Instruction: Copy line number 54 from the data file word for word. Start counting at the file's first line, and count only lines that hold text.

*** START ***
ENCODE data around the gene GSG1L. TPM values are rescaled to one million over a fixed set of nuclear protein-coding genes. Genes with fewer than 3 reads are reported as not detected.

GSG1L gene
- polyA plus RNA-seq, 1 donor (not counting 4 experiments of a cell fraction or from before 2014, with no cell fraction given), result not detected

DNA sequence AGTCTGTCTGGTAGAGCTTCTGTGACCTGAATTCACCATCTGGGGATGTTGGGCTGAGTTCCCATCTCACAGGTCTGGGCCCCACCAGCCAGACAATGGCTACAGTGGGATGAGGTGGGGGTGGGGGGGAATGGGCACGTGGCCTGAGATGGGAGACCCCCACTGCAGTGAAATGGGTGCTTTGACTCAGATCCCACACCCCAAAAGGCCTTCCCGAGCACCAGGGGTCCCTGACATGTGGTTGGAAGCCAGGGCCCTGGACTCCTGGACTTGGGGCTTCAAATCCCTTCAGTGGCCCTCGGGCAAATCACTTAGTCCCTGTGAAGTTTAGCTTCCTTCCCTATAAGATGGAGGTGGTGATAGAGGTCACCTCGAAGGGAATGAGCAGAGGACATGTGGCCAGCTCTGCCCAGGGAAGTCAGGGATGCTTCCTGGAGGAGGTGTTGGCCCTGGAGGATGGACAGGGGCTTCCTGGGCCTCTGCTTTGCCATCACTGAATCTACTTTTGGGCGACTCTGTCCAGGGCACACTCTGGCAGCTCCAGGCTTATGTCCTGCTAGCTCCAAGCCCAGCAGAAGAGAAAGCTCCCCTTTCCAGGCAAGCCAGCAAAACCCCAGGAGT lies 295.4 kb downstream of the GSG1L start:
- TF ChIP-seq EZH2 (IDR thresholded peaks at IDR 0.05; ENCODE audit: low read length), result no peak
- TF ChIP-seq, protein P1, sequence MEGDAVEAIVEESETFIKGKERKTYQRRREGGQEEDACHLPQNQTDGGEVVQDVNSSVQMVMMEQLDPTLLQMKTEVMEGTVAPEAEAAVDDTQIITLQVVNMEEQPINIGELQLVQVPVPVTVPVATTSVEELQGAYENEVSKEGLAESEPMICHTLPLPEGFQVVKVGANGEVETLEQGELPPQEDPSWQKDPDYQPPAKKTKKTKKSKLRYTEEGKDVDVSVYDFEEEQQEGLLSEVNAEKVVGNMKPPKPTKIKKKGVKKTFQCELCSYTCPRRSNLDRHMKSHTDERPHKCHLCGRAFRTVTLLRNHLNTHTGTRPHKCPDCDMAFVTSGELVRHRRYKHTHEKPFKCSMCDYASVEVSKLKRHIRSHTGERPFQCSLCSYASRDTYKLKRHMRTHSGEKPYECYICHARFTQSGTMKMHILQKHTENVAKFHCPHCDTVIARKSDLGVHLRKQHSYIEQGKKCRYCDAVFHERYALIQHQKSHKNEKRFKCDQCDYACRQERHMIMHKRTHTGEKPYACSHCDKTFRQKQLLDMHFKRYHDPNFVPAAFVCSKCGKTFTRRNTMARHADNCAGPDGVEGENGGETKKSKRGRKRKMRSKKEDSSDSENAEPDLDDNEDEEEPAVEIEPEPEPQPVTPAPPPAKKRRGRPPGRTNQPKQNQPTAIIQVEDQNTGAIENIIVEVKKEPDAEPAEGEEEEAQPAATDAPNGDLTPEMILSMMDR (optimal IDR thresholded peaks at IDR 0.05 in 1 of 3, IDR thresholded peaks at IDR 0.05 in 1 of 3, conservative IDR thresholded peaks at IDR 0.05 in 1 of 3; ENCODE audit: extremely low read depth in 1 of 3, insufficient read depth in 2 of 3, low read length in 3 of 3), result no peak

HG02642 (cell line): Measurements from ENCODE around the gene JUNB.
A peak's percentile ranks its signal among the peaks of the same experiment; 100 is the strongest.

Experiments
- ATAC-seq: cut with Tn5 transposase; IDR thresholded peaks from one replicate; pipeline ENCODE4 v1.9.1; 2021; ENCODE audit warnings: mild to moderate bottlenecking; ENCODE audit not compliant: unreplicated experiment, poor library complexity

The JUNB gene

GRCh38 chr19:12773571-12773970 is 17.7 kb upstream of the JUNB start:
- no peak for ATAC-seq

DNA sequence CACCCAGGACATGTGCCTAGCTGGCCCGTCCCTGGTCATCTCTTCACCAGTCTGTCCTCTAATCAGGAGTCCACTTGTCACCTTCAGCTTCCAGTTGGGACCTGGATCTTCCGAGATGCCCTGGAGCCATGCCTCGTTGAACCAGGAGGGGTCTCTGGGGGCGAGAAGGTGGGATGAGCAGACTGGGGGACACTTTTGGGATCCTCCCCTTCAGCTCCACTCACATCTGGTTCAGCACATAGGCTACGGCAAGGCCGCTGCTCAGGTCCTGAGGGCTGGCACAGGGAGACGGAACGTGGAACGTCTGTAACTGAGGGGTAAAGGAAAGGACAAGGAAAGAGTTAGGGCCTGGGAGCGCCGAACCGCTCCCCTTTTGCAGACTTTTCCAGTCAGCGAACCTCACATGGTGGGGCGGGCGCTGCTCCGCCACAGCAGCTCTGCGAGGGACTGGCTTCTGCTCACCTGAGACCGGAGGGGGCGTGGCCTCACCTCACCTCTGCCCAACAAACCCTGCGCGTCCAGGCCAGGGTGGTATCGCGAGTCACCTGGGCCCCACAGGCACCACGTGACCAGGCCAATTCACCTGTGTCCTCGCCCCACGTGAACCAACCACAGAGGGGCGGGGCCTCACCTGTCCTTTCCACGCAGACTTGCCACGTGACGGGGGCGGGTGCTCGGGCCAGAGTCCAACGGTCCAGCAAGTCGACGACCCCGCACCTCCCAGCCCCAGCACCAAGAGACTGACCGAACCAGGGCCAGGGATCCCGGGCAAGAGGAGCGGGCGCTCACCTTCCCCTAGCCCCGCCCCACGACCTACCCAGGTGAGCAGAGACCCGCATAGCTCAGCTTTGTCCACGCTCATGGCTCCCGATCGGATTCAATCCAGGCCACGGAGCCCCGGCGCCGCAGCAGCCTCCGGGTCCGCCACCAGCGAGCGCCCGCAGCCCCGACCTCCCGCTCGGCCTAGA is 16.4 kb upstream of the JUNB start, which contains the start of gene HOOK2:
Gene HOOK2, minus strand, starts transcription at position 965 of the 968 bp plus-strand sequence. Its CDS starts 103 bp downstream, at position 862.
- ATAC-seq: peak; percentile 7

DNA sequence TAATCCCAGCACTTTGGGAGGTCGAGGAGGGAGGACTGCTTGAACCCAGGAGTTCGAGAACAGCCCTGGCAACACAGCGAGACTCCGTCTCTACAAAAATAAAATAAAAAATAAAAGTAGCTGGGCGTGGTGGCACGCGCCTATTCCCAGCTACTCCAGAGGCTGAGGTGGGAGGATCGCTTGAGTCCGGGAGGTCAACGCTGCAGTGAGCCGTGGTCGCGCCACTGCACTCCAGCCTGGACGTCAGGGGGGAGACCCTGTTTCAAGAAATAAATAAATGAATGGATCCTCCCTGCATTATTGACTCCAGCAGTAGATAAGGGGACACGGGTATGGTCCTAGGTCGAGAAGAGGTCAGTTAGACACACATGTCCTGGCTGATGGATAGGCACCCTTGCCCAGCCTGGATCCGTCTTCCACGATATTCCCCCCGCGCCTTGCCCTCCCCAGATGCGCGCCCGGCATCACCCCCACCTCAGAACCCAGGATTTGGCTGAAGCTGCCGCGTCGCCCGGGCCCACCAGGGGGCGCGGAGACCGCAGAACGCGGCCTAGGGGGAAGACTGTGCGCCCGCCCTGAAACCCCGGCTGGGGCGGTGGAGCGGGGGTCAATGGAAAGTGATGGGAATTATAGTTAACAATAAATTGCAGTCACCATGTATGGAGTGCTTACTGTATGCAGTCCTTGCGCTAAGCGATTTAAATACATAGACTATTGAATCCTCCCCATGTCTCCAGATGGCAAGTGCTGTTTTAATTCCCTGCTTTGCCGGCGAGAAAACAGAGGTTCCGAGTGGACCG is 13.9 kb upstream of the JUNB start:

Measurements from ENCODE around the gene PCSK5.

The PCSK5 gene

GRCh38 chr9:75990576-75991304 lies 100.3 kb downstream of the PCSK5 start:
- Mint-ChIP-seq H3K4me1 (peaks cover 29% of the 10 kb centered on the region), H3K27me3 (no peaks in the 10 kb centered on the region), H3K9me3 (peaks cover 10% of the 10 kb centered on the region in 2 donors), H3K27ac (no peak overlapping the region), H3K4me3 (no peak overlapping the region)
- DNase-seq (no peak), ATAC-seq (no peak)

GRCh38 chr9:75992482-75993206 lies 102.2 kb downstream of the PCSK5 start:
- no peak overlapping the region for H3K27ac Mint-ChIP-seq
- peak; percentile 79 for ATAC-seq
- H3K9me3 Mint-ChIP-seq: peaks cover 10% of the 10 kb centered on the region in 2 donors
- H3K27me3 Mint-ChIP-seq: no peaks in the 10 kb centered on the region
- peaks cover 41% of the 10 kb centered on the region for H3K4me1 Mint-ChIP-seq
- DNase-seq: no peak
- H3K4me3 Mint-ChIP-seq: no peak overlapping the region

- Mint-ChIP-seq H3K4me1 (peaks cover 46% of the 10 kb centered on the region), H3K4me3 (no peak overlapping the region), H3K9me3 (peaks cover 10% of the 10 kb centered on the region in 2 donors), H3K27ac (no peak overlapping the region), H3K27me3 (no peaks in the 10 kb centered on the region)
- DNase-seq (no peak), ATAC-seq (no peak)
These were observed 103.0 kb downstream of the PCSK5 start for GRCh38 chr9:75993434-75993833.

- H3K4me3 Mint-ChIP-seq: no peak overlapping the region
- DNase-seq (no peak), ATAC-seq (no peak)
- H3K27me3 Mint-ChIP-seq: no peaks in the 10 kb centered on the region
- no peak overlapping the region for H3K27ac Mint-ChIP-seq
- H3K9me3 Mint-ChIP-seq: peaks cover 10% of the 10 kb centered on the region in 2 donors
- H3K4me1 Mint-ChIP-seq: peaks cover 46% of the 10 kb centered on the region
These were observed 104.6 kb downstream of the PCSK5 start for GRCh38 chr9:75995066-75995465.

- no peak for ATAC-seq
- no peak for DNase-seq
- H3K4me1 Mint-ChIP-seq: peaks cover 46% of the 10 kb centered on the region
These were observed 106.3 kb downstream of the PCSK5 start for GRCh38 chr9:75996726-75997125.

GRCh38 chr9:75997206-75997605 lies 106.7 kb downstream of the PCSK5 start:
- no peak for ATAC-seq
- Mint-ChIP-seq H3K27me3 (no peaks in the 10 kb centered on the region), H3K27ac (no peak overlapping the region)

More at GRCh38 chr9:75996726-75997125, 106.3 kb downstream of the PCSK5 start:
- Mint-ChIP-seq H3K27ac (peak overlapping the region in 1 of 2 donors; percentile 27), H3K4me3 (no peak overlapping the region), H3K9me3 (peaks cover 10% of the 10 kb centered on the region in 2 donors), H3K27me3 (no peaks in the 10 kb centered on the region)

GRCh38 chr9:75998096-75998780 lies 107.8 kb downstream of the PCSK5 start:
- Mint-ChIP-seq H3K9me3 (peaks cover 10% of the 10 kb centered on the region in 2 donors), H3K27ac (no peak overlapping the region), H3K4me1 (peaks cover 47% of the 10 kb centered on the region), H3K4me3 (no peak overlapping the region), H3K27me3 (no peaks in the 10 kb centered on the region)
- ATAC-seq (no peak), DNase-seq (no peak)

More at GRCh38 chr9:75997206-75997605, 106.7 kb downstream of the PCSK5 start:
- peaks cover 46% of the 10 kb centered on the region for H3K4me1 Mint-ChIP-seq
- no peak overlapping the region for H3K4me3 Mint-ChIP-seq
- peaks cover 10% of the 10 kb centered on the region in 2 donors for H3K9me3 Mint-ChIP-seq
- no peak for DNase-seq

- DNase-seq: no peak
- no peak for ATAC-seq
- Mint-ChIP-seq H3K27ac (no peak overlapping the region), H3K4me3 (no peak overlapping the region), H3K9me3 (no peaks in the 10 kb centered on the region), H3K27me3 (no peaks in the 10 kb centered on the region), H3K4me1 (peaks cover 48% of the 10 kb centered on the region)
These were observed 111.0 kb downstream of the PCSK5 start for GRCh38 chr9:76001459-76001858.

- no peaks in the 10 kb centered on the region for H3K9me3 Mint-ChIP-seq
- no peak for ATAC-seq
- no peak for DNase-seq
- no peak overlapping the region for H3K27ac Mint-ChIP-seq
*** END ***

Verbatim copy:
- peaks cover 46% of the 10 kb centered on the region for H3K4me1 Mint-ChIP-seq